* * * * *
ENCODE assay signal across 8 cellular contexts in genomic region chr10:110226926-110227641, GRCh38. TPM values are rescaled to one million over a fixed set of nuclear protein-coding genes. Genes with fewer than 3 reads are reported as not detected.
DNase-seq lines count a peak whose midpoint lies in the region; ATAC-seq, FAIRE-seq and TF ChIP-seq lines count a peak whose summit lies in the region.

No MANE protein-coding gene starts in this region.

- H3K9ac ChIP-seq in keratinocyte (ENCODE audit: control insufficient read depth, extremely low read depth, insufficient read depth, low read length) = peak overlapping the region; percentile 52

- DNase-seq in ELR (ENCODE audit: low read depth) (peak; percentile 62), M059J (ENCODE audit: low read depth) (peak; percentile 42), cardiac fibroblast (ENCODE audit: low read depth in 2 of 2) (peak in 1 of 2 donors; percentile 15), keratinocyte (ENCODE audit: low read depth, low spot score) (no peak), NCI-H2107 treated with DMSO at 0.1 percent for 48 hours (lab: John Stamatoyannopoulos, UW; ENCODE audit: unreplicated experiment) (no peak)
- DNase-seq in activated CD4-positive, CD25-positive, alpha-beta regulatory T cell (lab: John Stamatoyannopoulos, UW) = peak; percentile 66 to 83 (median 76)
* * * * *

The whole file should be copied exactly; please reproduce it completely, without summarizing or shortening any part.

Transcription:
ENCODE assay signal across 8 cellular contexts in genomic region chr10:110226926-110227641, GRCh38. TPM values are rescaled to one million over a fixed set of nuclear protein-coding genes. Genes with fewer than 3 reads are reported as not detected.
DNase-seq lines count a peak whose midpoint lies in the region; ATAC-seq, FAIRE-seq and TF ChIP-seq lines count a peak whose summit lies in the region.

No MANE protein-coding gene starts in this region.

- H3K9ac ChIP-seq in keratinocyte (ENCODE audit: control insufficient read depth, extremely low read depth, insufficient read depth, low read length) = peak overlapping the region; percentile 52

- DNase-seq in ELR (ENCODE audit: low read depth) (peak; percentile 62), M059J (ENCODE audit: low read depth) (peak; percentile 42), cardiac fibroblast (ENCODE audit: low read depth in 2 of 2) (peak in 1 of 2 donors; percentile 15), keratinocyte (ENCODE audit: low read depth, low spot score) (no peak), NCI-H2107 treated with DMSO at 0.1 percent for 48 hours (lab: John Stamatoyannopoulos, UW; ENCODE audit: unreplicated experiment) (no peak)
- DNase-seq in activated CD4-positive, CD25-positive, alpha-beta regulatory T cell (lab: John Stamatoyannopoulos, UW) = peak; percentile 66 to 83 (median 76)